Summary: The truth of Christ sets us free.
I have a question that I think you can help me with, Michael. I have some climbing equipment here that I’m not sure what to do with. What I mean is if I were on the edge of a 100m cliff and wanted to rappel down, how would I use this equipment? Of course, I would need to put the climbing harness on and ensure that the rope is secured correctly to it. But that’s not all is it? I would also need to anchor myself. If I’m not anchored correctly, a strong rope and a good harness won’t do much good. So what would serve as a good anchor in the chancel area where I am standing? The massive pulpit would do nicely wouldn’t it? It certainly would support my weight if I were to rappel down from it.
You know all this stuff about climbing, Michael, because you took some rock-climbing courses didn’t you? Well for the last two years you’ve been taking some other very important classes. Classes that have given you skills that are more crucial than knowing how to conduct a safe belay up or down a mountain. I’m talking, of course, about your confirmation instruction. There we delved into the Bible to strengthen the faith God gave us at Baptism. On your confirmation day today I want to encourage you to anchor yourself to this truth – the truth that comes from Christ, and the truth that sets you free.
Why did you say before that the pulpit, and not the communion rail, would serve as a good anchor for a rappel? It’s pretty obvious isn’t it? This communion rail is flimsy. Look at how it shakes. The pulpit, on the other hand, is big and solid. There’s a reason our pulpit is built this way. It’s rock-solid to remind us that the Word of Christ preached from here is solid and can be trusted. That’s the point Jesus made when he said in our text: “If you hold to my teaching… you will know the truth” (John 8:31b, 32a). Whenever we had a question about God, creation, heaven and hell, sin and salvation, or about the end of the world where did we turn in confirmation class? We turned to the Bible didn’t we? We did that because the Bible tells us the truth about all those things.
Although it may be obvious to you now that Jesus speaks the truth, Michael, that belief will be challenged if it hasn’t been already. You’ll have classmates and teachers who scoff at the Bible. They’ll tell you that Jesus didn’t exist or if he did, they’ll say he didn’t do the things the Bible says he did. They’ll also tell you that God didn’t create you, nor is there life after death. Accordingly they will insist that you make the most of your life here. They’ll advise you to use your intelligence and ingenuity to enjoy life not waste it by going to church.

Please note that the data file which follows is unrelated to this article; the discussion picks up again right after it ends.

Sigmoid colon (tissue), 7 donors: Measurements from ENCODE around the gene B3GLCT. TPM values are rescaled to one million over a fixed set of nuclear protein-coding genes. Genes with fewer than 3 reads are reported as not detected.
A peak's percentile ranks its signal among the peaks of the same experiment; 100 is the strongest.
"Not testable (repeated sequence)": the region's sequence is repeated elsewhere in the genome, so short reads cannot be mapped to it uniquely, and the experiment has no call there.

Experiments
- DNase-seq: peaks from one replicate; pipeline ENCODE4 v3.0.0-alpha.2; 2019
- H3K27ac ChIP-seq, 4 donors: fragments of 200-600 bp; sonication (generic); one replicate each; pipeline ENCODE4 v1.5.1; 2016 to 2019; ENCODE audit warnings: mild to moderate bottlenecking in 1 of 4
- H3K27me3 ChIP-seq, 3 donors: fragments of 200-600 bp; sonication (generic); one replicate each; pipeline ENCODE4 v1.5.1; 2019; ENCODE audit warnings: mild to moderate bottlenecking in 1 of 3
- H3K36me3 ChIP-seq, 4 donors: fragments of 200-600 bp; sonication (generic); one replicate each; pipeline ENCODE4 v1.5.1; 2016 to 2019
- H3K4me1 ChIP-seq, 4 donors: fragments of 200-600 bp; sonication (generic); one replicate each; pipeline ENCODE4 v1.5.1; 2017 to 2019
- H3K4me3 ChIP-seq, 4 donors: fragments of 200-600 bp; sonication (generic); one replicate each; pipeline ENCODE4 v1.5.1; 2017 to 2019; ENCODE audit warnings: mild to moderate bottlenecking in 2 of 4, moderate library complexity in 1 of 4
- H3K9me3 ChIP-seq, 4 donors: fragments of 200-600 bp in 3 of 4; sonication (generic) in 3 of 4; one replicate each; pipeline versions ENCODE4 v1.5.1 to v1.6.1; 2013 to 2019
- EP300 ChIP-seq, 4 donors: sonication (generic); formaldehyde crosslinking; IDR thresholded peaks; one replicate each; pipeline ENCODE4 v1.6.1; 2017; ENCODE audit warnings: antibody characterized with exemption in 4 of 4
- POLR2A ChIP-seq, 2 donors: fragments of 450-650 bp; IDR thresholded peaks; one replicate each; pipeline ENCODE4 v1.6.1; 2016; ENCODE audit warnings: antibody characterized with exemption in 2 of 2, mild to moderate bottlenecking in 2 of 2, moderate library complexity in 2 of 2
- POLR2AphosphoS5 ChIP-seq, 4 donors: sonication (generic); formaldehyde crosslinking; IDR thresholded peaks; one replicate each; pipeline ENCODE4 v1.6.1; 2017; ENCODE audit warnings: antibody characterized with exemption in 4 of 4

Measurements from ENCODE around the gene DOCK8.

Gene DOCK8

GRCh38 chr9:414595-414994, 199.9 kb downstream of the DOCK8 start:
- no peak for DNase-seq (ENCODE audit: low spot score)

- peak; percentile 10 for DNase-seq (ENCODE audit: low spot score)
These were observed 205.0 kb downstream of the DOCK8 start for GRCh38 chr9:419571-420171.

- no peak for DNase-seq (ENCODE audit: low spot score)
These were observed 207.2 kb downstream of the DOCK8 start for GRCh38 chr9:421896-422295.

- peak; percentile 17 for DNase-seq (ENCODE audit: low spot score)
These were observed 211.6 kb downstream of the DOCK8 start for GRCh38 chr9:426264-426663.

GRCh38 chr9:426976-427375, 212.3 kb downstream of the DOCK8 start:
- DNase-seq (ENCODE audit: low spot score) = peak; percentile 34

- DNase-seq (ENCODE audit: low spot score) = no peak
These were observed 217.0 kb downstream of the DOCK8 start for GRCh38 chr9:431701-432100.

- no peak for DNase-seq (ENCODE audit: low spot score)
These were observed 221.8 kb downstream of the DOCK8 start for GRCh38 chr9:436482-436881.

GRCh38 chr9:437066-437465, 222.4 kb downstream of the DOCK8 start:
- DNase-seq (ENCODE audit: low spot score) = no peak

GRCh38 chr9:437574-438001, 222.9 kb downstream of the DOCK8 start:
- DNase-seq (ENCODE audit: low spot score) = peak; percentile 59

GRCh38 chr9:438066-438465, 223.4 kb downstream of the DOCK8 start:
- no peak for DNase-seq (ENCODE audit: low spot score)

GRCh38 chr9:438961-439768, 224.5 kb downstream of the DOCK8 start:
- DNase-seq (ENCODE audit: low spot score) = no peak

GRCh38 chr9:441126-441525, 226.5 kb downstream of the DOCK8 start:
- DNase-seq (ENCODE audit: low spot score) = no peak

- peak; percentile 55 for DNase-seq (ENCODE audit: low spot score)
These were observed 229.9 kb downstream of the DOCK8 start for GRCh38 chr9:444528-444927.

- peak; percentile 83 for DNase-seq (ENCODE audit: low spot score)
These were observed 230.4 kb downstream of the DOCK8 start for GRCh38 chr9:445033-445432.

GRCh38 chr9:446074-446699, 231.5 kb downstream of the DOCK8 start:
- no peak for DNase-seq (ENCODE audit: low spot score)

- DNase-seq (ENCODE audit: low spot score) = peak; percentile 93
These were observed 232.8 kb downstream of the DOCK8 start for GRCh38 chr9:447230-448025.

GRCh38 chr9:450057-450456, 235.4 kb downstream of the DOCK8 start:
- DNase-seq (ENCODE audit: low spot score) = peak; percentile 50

Listening to such people would be like anchoring yourself to this flimsy (communion) rail. Sure life without God may be fun for a while. You may even make a lot of money and become famous. But what happens when the money disappears and the fame fades? Without a solid anchor you will fall into despair.
It’s not just the advice of unbelievers that’s dangerous; counsel from fellow Christians can be harmful as well. You may be surprised to hear me say that but many who claim to be disciples of Jesus have added or taken away from his rock-solid Word. Anchoring yourself to false teaching, even if it is mixed with the truth, is like anchoring yourself to choss (rock climbing slang for loose or bad quality rock). Choss looks like solid rock but because it’s mixed with sand, it crumbles quickly under pressure. Therefore anchor yourself to the truth - all of it, and your faith will withstand even the worst storms of life.
But now it’s not just the quality of your anchor that matters; the quantity of time you spend tethered to the anchor is also important. What I mean is a good anchor is useless if I unhitch my harness halfway into a rappel. If I did, I would fall! Why is it then that so many confirmands do just that? They spend two years of their confirmation instruction faithfully tethered to the anchor of God’s Word, but soon after confirmation they unhitch their harness when they stop coming to church and reading God’s Word on their own. As a result many have fallen from the faith. I have no doubt, Michael, that you have anchored yourself to the truth. You have expressed your belief and trust in God’s Word openly, even eloquently this morning. What about next week though, and the week after that? Will you continue to come to church to hear God’s Word and to receive the sacrament? Will you stay for Bible study so that your connection to the anchor is strengthened? That’s not just my prayer for you; it’s what Jesus wants for he said in our text that those who are truly his disciples will continue in his teachings (Jn. 8:32).